Stopping Human Trafficking in Transit

TrafficOn February 9, San Francisco authorities announced that seven teenagers, some as young as 14, had been rescued from forced prostitution in the Bay Area during Super Bowl week. Similar crackdowns tend to make headlines whenever sports championships come to town, because such large events are said to draw increased sex trafficking. While law enforcement and activists frequently focus on these high-profile occasions to raise awareness, the sad reality is that human trafficking is an everyday problem in communities across the nation, and constant vigilance is required to combat it — particularly at our airports.

Human trafficking is a form of modern-day slavery that uses violence, threats, fraud, debt bondage and other tactics to exploit people for commercial sex or labor. Traffickers prey on men, women and children experiencing psychological or emotional vulnerability, economic hardship, lack of a social safety net, or displacement by natural disasters or political instability. These victims are often lured with false promises of well-paying jobs or manipulated by people they trust, then forced or coerced into prostitution, domestic servitude, or farm or factory work. Human trafficking is a hidden crime that usually goes unreported and unprosecuted, but the International Labor Organization estimates that there are 20.9 million victims, about three out of every 1,000 people in the world. It’s the second-largest international crime industry (after drug trafficking) and the fastest-growing criminal enterprise in the 21st century, generating $150 billion in profits annually. In addition to trapping individuals in horrific situations that deprive them of their human rights and freedoms, trafficking increases global health risks and fuels the spread of organized crime.

Americans might think of modern slavery as something that happens in sweatshops in far-off developing nations, but tens to hundreds of thousands of victims are trafficked into and within the United States each year; many enter the country on lawful visas or are American citizens. California is especially at risk due to its coastal location, proximity to international borders, numerous ports and airports, high immigrant population and large economy, which includes industries that attract forced labor. Nearly 950 human trafficking cases were reported in the state in 2015, and more than 3,800 victims have been discovered since 2007 — likely representing only a fraction of those forced to work here against their will. Three of the nation’s 13 highest-intensity child sex trafficking areas identified by the FBI are located in California: San Francisco, San Diego and Los Angeles.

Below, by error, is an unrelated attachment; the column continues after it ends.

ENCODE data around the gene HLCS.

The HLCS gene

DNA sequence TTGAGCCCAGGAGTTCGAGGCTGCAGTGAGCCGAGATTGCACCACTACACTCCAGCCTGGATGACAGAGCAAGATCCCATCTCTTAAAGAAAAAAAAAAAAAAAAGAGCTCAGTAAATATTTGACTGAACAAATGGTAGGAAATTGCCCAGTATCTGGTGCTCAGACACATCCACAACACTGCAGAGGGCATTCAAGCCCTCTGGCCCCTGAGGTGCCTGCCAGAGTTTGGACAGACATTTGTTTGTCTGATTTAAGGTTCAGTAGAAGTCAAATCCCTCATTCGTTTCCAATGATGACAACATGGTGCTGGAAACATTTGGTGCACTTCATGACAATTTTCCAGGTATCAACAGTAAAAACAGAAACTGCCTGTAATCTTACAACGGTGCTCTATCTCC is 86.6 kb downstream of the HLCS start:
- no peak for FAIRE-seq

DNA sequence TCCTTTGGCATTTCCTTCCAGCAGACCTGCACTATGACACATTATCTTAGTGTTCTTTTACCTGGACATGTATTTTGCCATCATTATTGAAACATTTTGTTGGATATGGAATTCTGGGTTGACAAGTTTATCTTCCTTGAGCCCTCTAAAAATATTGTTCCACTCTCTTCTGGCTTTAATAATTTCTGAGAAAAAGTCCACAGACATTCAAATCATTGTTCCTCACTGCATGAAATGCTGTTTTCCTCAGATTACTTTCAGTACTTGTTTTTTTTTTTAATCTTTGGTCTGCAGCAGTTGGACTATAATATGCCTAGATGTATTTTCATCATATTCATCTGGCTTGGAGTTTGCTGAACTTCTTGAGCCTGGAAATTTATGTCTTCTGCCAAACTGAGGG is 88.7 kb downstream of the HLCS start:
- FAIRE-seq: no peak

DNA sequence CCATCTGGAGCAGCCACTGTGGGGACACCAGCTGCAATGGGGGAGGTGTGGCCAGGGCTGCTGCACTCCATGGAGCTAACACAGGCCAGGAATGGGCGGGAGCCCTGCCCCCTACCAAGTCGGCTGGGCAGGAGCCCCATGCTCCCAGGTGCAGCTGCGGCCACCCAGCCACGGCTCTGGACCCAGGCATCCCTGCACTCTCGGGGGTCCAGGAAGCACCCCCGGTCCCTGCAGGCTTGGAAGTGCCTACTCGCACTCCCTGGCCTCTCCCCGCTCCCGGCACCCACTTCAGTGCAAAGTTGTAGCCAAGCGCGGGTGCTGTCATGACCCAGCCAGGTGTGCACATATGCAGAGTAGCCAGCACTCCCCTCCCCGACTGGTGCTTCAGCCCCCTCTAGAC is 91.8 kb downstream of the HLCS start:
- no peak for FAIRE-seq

L.A. is a center for forced labor in sweatshops, as many local textile and clothing manufacturers attempt to compete with low-wage international labor. It’s also a major transportation hub for trafficking networks, and a top entry point for bringing victims into the U.S. In May 2015, City and County officials rolled out a new “Don’t Be Silent” campaign aimed at raising public awareness, identifying suspicious activity and ultimately putting an end to human trafficking in Los Angeles. Most recently, in late January 2016, a three-day multiagency operation arrested 198 people and rescued 18 trafficking victims, including 12 minors, in L.A. County.

Airports are on the front lines of the battle against human trafficking. Because victims are often transported by airplane, law enforcement and advocacy groups are increasingly looking to the aviation community for help in recognizing and reporting this crime in progress. The Department of Homeland Security’s Blue Campaign, established in 2010 to boost public awareness of human trafficking and provide training to law enforcement and transportation workers, posts information on video monitors, posters and shopping bags at 13 airports across the country, including LAX. Many airlines train flight crews on spotting and handling trafficking situations, and some airports (most recently San Francisco International, in advance of the Super Bowl) offer workshops for ticket- and customer-service counter employees, custodians and maintenance workers. Observers are advised to watch for travelers, particularly young women, who:

  • Are carrying no luggage or personal items
  • Are accompanied by a person who
    • Is conspicuously better-dressed than they are
    • Controls their identification documents or money
    • Doesn’t allow them to speak for themselves or coaches them on what to say
  • Can’t give details of their location or flight information
  • Are being controlled, closely watched or followed
  • Appear fearful or depressed
  • Show signs of physical abuse

“The specialized peace officers patrolling and protecting our nation’s airports play a pivotal role in identifying and stopping human trafficking as it happens,” says LAAPOA President Marshall McClain. “With Los Angeles area airports a major thoroughfare for this terrible crime that victimizes some of society’s most vulnerable members, we all need to do our part to ensure the safety of travelers and local residents. We urge our members to remain aware and on guard, and we call on LAWA to become more mindful, proactive and engaged regarding this issue.”

Further information about human trafficking is available from the nonprofit Polaris Project or the DHS’ Blue Campaign.